While Marsh uses all his considerable analytical prowess to dispel the myth of class mobility through education, he accepts the conventional wisdom about the “true” purposes of education without a second look. If schools can’t solve society’s economic problems, he suggests, then they should focus on what they can do. Citing Thomas Jefferson through Christopher Lasch, Marsh offers only these two possibilities: “To give everybody the intellectual resources — particularly the command of the language — needed to distinguish truth from public lies” and “to train scholars, intellectuals, and members of learned professions.”

A school system devoted to those two goals wouldn’t make the country more equal, but it might restore English professors like Marsh to their former glory. He writes, “The liberal arts might regain the stature their inevitably central locations on campus indicate they once had. How much better for students’ souls — for their future happiness — to have studied the humanities or some branch of the liberal arts?” Putting aside the supposed strength of the correlation between majoring in literature and happiness, the answer to “How much better for their souls?” isn’t graphable. But being an English professor means never questioning the transcendent impact of your own thought on others."



"Just like the aberrational student elevated out of poverty through education, the exceptional teacher who can impact a student’s soul provides a flawed justification for a system which fails to provide anything of the sort on a larger scale. The hope is that every student has a teacher or two over a decade and a half that really makes them question and think, but either way, we silently acknowledge that they’ll spend the majority of their young vigor-filled lives quivering at the arbitrary mercy of petty kooks and jowly tyrants. Schools train students in what business professor Stefano Harney says every diploma really proves: “that the student can follow arbitrary authority, endure boredom, and compete against others.” Classrooms, tellingly, are usually depicted in popular culture as excruciatingly boring. Teachers post Calvin and Hobbes cartoons about the soul-crushing banality of compulsory attendance on the classroom walls. In TV shows and movies about young people, class time is depicted only so that it can be interrupted by something more important — whether it’s whispered gossip, singing montages, or vampire slaying. Or, à la Ben Stein in Ferris Bueller’s Day Off, class is so awful as to be a self-explanatory joke.

With the economic logic ripped apart, the only reasoning Marsh presents for keeping students in the prison/school for 12 to 16 years is that their souls might benefit from compulsory membership in a gerontocratic book club, even if we have to put a sizable proportion of them on amphetamines for it to work. This isn’t coincidental, it’s prefigurative, a determining sneak-peek at the adults they’ll become. High schools and colleges knowingly teach and enable the Adderall-seeking behavior that graduates will need to compete in the work world — that is if they don’t have standing prescriptions from elementary school. When a sixth-grader isn’t paying attention in class because he’s too busy clenching his knees together so as not to piss his pants before the bell rings, he’s not learning to be a better citizen or intellectual, he’s learning to be a better prisoner, employee, or soldier.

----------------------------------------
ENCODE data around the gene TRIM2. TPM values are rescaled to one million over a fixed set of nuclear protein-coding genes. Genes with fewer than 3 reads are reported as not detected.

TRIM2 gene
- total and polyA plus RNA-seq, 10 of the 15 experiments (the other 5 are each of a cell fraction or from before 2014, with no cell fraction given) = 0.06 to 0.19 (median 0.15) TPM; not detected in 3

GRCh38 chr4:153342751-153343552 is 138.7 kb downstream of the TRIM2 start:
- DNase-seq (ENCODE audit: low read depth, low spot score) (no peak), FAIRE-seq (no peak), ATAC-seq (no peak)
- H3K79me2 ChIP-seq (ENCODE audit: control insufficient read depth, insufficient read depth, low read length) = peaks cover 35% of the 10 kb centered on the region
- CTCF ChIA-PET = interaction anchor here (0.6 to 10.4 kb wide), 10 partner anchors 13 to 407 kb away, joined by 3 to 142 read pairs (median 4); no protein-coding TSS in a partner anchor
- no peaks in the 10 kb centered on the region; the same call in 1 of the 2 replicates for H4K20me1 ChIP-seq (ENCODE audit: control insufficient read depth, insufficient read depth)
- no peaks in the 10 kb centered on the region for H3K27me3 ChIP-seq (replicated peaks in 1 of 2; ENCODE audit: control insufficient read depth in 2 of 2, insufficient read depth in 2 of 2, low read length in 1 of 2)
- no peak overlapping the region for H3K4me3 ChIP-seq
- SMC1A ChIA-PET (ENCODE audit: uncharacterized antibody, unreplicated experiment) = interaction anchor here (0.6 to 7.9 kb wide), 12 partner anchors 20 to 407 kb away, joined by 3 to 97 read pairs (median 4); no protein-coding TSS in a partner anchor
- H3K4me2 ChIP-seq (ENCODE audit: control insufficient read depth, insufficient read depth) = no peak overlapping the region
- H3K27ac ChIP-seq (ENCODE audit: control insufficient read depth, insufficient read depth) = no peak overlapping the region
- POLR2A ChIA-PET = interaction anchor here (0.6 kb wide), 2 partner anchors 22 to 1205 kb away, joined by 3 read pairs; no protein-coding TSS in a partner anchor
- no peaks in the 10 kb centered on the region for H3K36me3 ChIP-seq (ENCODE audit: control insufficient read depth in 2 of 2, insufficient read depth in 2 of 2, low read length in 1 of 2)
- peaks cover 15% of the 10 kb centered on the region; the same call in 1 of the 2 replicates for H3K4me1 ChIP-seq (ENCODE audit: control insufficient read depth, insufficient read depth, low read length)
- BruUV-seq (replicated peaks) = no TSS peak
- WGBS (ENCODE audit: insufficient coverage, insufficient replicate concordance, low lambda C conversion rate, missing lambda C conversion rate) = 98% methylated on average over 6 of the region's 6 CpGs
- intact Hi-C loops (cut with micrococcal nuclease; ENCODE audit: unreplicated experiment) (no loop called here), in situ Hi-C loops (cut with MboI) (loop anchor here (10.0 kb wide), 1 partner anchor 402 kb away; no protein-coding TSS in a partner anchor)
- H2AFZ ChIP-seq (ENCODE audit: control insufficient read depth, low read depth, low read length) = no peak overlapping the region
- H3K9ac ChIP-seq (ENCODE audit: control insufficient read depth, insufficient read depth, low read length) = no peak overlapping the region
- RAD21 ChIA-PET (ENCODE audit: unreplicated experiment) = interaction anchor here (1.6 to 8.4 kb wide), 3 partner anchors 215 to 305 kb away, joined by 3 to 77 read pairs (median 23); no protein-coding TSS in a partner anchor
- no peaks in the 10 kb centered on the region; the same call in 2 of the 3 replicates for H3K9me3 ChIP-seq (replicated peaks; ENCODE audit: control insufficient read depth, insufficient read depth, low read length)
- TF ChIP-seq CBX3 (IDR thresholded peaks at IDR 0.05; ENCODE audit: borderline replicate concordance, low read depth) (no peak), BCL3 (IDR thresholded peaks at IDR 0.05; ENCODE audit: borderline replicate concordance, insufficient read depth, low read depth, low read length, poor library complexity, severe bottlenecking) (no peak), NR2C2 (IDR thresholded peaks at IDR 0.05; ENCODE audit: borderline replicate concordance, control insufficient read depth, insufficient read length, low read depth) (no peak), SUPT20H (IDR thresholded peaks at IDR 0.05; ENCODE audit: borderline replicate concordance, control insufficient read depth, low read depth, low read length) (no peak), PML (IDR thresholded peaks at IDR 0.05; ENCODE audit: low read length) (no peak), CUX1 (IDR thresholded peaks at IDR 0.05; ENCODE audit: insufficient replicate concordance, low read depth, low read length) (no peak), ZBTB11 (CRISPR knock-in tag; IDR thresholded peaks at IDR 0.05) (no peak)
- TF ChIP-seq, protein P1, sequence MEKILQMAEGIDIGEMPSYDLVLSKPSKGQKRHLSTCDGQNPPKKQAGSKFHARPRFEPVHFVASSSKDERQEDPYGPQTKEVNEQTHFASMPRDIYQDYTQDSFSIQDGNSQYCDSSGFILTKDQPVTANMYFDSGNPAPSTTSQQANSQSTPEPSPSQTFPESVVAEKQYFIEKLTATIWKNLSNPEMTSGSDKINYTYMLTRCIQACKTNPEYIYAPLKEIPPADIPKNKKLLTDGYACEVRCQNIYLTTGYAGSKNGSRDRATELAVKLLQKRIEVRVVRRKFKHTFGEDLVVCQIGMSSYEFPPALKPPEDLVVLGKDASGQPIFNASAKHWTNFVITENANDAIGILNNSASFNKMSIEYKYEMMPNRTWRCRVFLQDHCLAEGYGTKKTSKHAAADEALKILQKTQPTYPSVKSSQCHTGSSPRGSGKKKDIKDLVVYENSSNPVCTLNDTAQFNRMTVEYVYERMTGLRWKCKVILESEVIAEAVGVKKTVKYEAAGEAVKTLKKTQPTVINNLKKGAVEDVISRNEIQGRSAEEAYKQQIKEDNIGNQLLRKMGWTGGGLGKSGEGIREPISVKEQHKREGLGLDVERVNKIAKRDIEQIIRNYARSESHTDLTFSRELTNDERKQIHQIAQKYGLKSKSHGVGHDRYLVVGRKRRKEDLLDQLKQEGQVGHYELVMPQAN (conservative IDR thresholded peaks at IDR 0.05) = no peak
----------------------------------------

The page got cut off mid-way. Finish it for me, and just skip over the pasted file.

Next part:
One of Marsh’s most suggestive comparisons is the number of striking workers against the number of new college admittances over time. Although the lines crossed long ago, the juxtaposition suggests the classroom is only one possible choice in pursuing a better life, and not necessarily the best one. Elsewhere around the world, young people try to construct better lives for themselves outside the classroom, as in Spain and Greece, where students fight against the austerity and increasing economic inequality Marsh fears, or in Egypt or Tunisia where revolution is not to be confused with an SAT-prep company. Using expert knowledge no teacher could have inculcated, young hackers risk jail to expose public falsehoods and build solidarity with peers overseas by fucking around on the internet. They’re not willing to leave the problems of their inherited world for moribund labor unions or withering socialist parties. Students in America could try a different kind of strike based on what’s occurred in Cairo and Athens — out of the classroom and into the streets. And how much better would that be for their future happiness, how much better for their souls?"
2011  education  schools  schooling  schooliness  learning  labor  unions  economics  solidarity  capitalism  corporatization  unschooling  deschooling  teaching  authority  conformity  conditioning  clavinandhobbes  poverty  inequality  malcolmharris  johnmarsh  politics  class  classmobility  socialmobility  policy  edreform  why  tyranny  control  supression  liberalarts  opportunity  corporatism 
june 2014 by robertogreco